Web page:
Family life survey findings must be kept under wraps - Vatican

16 April 2014 | by Christopher Lamb

The Bishops’ Conference of England and Wales has faced down criticism of its refusal to release the findings of a marriage and family survey by revealing it had been requested to keep the results secret by a Vatican cardinal.

Mgr Marcus Stock, the General Secretary of the bishops’ conference, has explained that Cardinal Lorenzo Baldisseri wrote to Cardinal Vincent Nichols asking that the summary not be made public.

The Church in England and Wales led the way when it decided to put online a questionnaire ahead of a synod on marriage and family life; 16,500 filled out the survey which included questions on communion for divorced and remarried, church teaching on artificial contraception and same-sex marriage.

But the bishops’ conference has refused to release the findings despite the fact that other episcopal conferences – such as the Germans and Swiss – have done so. This month, A Call to Action (Acta), wrote to the bishops urging them to publish the findings of the survey.

Acta quoted Cardinal Baldisseri, the secretary general of the synod, who has said the results of the questionnaire show the “urgency of recognising the lived reality of the people and of beginning a pastoral dialogue with those who have distanced themselves from the Church.” The letter, which praises the bishops’ decision to publish the survey online, then states: “Withholding the results cannot be a promising way to begin that pastoral dialogue.”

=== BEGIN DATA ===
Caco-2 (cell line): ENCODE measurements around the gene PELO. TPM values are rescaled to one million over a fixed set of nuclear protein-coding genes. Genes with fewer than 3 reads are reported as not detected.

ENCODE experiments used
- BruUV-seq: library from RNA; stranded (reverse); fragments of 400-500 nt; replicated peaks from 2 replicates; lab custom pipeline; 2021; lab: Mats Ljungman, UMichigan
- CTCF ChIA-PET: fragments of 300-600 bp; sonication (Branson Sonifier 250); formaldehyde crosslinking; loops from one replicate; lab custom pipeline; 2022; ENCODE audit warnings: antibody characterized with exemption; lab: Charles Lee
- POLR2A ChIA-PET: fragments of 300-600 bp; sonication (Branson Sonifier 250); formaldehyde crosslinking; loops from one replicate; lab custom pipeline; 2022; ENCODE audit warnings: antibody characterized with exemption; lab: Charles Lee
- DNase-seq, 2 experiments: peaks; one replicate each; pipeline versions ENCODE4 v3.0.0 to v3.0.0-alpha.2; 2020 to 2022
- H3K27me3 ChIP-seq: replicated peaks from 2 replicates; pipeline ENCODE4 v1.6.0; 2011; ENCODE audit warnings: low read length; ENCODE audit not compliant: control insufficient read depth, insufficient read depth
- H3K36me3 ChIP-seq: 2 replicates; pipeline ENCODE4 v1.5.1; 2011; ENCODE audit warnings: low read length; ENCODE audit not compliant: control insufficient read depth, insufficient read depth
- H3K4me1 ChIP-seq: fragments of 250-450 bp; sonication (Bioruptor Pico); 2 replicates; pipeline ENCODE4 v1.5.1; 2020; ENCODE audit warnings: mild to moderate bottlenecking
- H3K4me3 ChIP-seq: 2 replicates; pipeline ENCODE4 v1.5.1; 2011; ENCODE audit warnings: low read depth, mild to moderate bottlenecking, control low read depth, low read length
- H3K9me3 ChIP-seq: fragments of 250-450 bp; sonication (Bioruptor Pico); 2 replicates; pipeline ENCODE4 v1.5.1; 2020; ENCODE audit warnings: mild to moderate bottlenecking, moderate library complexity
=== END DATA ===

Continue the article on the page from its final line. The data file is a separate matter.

But in his reply Mgr Stock wrote that given Cardinal Baldisseri was working closely with Pope Francis on the synod, “it would not be appropriate for this bishops’ conference to take any steps in respect of the results of the consultation process which might betray the trust of, or go against the expressed wishes of, the Holy Father.” Mgr Stock added that he understood that all bishops’ conferences had been asked not to make the summary of the synod survey findings public.

Above: Cardinal Baldisseri. Photo: CNS/Massimiliano Migliorato

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